A Few Bookish Questions With Josh Ireland

I’m knee-deep into William Manchester’s big trilogy on Churchill, so I was thrilled be to able to ask Josh Ireland some questions about Churchillian books, among other things. Ireland’s Churchill & Son was recently published and provides a superb and unique portrait on Winston as son and father himself. The questions below are a fun window into Josh’s reading life and the books that have influenced him over the years.

1. There's obviously a lot of literature on Churchill. Do you have a personal favorite? 

I think maybe the William Manchester trilogy. The single-volume biographies, like Roy Jenkins and Andrew Roberts books are amazing feats of compression — but inevitably one loses a certain amount in the process. Manchester can give his subject more space, and that allows a more complete portrait of him to emerge. I think he was also very good at situating Churchill in time and place — showing how this creature of the high Victorian age who was still alive when the Beatles took over the world, changed and was changed by external events.

2. Any recommendations for an under-the-radar Churchill book that might appeal to the masses? 

Lord Moran’s diaries are controversial. The family were horrified by the mere fact of their publication, and even more enraged by their contents. And there’s uncertainty about what within them was recorded at the time, and what was recreated from memory (not to mention the self-aggrandising role he gives himself). But they also offer a visceral sense of what Churchill was really like. You get a feel for how he spoke and acted away from the podium — the odd rhythms of his sentences. And they convey the warping magnetism of his charisma. It’s also a heartbreaking account of his slow, agonising decline.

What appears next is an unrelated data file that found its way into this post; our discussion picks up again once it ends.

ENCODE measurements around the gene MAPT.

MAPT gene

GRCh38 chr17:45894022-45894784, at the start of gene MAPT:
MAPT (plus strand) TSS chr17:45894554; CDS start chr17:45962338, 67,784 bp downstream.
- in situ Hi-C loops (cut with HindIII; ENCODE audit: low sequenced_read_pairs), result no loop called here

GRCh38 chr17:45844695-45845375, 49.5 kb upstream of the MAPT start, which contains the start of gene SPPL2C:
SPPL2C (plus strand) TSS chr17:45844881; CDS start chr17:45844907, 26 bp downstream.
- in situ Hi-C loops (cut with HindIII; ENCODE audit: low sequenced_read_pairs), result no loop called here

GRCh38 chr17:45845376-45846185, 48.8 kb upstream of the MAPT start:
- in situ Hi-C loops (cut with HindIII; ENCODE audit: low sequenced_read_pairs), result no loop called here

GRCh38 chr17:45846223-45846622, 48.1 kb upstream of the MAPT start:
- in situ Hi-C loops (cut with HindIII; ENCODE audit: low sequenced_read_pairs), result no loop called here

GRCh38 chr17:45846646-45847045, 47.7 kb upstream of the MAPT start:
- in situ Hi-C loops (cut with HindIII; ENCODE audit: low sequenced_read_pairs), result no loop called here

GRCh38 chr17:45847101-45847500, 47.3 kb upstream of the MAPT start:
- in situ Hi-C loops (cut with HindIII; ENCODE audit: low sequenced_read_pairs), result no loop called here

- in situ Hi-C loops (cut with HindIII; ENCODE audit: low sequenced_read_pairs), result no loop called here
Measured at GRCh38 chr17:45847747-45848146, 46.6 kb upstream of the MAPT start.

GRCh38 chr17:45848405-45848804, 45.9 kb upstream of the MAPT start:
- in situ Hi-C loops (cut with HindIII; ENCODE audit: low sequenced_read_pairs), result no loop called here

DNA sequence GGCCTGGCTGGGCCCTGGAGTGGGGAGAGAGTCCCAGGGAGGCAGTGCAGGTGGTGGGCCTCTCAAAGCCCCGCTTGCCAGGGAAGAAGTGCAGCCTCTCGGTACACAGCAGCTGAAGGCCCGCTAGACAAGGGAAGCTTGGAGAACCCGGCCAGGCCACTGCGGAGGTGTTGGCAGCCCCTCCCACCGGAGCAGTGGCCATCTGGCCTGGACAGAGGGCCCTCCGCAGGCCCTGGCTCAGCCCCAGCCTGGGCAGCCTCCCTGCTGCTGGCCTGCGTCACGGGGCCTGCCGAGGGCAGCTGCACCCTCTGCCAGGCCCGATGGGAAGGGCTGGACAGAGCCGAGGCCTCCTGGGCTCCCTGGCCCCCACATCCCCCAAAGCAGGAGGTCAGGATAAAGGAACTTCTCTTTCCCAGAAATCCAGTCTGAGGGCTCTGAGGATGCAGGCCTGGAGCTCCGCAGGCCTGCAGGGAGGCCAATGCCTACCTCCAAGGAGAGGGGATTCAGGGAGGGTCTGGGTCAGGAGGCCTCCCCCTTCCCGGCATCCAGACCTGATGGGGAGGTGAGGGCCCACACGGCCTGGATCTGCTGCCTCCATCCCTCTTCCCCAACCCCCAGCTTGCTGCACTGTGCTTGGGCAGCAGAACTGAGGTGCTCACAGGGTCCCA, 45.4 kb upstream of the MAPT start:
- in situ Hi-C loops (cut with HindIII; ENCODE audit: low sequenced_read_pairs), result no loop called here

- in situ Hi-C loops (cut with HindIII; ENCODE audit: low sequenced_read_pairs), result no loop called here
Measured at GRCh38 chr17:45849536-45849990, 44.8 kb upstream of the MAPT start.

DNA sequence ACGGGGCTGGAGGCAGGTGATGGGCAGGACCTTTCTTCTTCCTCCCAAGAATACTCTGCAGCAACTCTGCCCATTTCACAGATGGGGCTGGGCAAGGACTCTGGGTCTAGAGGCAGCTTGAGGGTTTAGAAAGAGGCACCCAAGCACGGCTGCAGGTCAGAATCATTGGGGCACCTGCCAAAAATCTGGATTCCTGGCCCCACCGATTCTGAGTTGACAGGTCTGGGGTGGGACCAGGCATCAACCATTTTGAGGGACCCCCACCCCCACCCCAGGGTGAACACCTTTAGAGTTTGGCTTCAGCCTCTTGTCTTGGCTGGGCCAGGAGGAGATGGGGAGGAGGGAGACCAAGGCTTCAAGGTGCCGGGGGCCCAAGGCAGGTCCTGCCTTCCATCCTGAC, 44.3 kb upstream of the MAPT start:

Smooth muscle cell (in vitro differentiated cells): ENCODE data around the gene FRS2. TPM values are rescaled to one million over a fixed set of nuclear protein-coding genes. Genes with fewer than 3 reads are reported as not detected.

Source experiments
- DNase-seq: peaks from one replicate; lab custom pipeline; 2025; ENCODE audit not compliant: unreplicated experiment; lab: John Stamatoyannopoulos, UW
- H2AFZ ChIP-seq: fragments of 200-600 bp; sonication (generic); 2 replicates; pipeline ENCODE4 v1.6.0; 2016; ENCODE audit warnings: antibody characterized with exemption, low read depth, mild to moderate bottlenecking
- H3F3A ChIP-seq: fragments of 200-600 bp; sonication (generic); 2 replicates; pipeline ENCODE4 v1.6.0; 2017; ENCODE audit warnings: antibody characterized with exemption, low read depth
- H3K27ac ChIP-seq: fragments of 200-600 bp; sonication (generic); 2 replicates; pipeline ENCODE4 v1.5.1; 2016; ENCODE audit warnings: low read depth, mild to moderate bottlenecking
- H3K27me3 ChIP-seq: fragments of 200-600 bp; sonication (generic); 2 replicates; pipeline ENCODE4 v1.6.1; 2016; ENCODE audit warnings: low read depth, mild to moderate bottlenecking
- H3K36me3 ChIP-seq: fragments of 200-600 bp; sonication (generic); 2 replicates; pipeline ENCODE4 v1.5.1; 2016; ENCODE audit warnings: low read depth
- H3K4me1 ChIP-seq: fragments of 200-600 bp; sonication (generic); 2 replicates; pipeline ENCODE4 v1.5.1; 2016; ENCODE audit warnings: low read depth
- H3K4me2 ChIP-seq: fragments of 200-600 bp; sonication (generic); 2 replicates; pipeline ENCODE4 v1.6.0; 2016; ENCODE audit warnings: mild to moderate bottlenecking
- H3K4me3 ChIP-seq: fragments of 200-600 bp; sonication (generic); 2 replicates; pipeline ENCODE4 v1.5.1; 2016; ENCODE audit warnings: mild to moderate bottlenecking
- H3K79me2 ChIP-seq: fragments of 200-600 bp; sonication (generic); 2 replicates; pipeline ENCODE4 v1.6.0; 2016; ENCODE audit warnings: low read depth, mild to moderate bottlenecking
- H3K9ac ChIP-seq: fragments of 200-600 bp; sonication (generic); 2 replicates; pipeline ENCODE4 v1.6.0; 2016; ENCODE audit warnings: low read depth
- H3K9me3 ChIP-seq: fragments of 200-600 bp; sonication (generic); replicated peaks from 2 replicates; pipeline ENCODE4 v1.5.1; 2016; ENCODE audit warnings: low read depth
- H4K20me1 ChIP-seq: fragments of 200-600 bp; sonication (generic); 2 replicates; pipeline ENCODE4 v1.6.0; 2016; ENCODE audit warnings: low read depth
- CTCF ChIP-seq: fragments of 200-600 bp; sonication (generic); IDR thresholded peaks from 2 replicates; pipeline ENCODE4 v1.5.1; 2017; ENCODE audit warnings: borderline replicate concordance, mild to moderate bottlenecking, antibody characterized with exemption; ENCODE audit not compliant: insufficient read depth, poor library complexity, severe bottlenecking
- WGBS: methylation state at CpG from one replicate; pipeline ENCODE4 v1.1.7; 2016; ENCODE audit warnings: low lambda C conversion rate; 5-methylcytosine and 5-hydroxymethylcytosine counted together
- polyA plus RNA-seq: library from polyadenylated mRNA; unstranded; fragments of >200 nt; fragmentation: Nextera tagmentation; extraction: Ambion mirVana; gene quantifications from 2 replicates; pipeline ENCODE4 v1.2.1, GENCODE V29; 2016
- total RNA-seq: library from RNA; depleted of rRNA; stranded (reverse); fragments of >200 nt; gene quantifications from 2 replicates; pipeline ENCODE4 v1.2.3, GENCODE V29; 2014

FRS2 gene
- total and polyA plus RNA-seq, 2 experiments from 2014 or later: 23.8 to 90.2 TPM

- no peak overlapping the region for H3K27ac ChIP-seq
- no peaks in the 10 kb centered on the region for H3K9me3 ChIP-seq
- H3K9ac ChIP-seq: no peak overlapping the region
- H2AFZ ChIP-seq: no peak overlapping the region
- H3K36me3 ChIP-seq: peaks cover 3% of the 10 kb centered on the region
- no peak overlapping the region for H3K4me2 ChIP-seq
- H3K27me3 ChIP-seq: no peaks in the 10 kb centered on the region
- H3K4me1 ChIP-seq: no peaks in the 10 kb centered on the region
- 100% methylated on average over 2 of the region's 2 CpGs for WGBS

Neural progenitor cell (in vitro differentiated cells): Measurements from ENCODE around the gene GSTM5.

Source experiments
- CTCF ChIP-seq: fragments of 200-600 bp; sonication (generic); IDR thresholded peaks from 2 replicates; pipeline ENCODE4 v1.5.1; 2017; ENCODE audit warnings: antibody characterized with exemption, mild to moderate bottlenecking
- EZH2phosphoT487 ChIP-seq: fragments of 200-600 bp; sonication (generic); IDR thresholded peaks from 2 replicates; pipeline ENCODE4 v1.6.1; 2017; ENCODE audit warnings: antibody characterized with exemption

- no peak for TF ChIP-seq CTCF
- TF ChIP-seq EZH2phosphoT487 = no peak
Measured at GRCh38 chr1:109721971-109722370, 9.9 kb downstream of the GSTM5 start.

3. I'm well-versed in American history and in fact recently wrapped up a personal project of reading a biography of every president. (You can see my list here!) I'm a bit lacking in my UK history, though. Do you have any recommendations for a particularly well-done bio of a PM or for general British history?

I’m not sure we have quite the same tradition of political biography as you do in the United States. There’s no equivalent of Robert Caro (perhaps because we have no equivalent of Robert Moses or LBJ). I think generally the most revealing and interesting books about the last fifty-odd years of British politics and history are ones that seem to come at the subject a bit elliptically. Something like A Very British Scandal, by John Preston, which is about the Liberal leader Jeremy Thorpe’s involvement in a plot to murder his homosexual lover, actually tells you a great deal about the seediness and decay that was so much a part of British culture in the late seventies. Ben Macintyre’s Kim Philby book, A Spy Amongst Friends, is a great atmospheric guide to the beginning of the end of the establishment’s grip on British civil life. And for something more contemporary, Andrew Rawnsley (Servants of the PeopleThe End of the Party) and Tim Shipman (All Out WarFall Out) have written revelatory, gossipy accounts of, respectively, New Labour and Brexit. They’re good guides to where Britain is now, and why.